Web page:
Its goal is to design better fishing rods | Outside
What did he learn from all this research?
He recalled the development of his Carbon X crank rod as an example.
âThis crank rod was very popular,â he said. âOne thing we were told was that fishermen wanted a crank rod that had more casting power. It was one thing. The other thing was fish fighting power.
âThey wanted a rod that would throw a three-quarter ounce crankbait and on the backcast, they didn’t want the rod to lack power, collapse, we call it,â he said. âWhen they started casting it before, they didn’t want the rod to keep bending and flexing. They want it to start transferring power.â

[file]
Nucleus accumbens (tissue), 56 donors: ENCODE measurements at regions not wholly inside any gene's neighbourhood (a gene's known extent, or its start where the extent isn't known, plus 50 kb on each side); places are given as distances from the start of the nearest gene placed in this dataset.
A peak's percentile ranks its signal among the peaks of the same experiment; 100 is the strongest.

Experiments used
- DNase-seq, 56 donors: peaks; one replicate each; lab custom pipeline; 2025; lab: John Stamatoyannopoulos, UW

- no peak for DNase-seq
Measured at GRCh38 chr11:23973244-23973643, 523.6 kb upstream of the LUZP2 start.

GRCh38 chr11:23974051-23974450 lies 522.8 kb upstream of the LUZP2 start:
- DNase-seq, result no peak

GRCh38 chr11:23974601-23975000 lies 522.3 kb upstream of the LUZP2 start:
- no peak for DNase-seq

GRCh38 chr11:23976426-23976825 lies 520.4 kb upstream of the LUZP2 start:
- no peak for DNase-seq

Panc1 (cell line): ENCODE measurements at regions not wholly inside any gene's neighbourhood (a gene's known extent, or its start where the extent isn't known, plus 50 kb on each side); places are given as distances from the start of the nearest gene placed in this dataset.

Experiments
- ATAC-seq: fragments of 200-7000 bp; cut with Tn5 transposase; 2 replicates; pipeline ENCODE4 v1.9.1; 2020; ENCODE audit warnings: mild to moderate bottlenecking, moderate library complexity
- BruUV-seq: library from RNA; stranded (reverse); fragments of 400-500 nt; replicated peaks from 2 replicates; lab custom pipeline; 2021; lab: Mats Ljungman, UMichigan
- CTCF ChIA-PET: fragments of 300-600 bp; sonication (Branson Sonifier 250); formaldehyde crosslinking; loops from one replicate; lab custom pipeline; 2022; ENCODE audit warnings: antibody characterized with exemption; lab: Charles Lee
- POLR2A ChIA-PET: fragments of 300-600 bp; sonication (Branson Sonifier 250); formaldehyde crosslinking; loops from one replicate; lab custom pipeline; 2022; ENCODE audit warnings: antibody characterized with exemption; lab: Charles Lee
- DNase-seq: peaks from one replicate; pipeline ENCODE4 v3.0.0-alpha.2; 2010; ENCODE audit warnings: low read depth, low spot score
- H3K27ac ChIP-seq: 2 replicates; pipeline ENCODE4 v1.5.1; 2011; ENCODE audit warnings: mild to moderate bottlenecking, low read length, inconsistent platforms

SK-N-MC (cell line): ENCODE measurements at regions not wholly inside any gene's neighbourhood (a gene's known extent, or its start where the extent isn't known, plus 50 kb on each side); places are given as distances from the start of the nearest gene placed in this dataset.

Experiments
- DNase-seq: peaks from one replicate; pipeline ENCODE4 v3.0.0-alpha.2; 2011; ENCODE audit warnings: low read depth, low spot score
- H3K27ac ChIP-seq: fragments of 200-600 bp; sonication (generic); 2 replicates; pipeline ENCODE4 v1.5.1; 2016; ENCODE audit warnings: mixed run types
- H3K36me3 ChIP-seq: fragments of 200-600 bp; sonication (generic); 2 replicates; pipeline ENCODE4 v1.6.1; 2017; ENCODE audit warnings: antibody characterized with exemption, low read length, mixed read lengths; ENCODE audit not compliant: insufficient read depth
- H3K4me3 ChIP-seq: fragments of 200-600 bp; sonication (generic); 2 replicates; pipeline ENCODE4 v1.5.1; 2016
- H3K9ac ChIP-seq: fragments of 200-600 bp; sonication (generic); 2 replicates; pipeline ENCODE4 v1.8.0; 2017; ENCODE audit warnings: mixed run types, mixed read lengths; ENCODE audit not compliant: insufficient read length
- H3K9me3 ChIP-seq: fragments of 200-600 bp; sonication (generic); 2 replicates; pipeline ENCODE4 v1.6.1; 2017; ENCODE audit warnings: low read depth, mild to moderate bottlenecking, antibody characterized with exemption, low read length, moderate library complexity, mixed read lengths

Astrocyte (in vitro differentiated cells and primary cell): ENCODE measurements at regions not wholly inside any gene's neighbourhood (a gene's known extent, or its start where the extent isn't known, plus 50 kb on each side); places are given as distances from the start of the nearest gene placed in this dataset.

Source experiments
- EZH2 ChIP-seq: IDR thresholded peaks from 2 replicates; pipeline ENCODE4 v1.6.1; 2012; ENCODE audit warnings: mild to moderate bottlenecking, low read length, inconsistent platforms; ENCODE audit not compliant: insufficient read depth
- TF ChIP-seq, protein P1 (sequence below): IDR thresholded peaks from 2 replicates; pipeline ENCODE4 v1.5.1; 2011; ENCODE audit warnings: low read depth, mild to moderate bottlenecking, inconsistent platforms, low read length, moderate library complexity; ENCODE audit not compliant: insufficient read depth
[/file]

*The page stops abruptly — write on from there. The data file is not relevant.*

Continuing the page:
When it came to being able to fight fish, he kept hearing the same thing.
âPeople fishing from Iowa up north have said to me, ‘I have a crankbait and I’m running along the weed line and a 5 pound bass is nailing it and going in the weeds. It pulls the weed line. , I pull and the rod comes bends and bends. The fish sneaks in the weeds and wins. In the southern areas it was the same, except it was not weeds, it was was heaps of brush, âGray said.
The result was a 7ft rod that will cast three-quarter-ounce lures over a long distance, and it has plenty of power to fight fish.
âIt’s made of all graphite,â Gray said. “The challenge for us was to have a smooth, absorbent action, so when a bass inhales the crankbait, it allows for a solid hookup. You don’t want a real stiff rod that will pull the bait out of the fish.”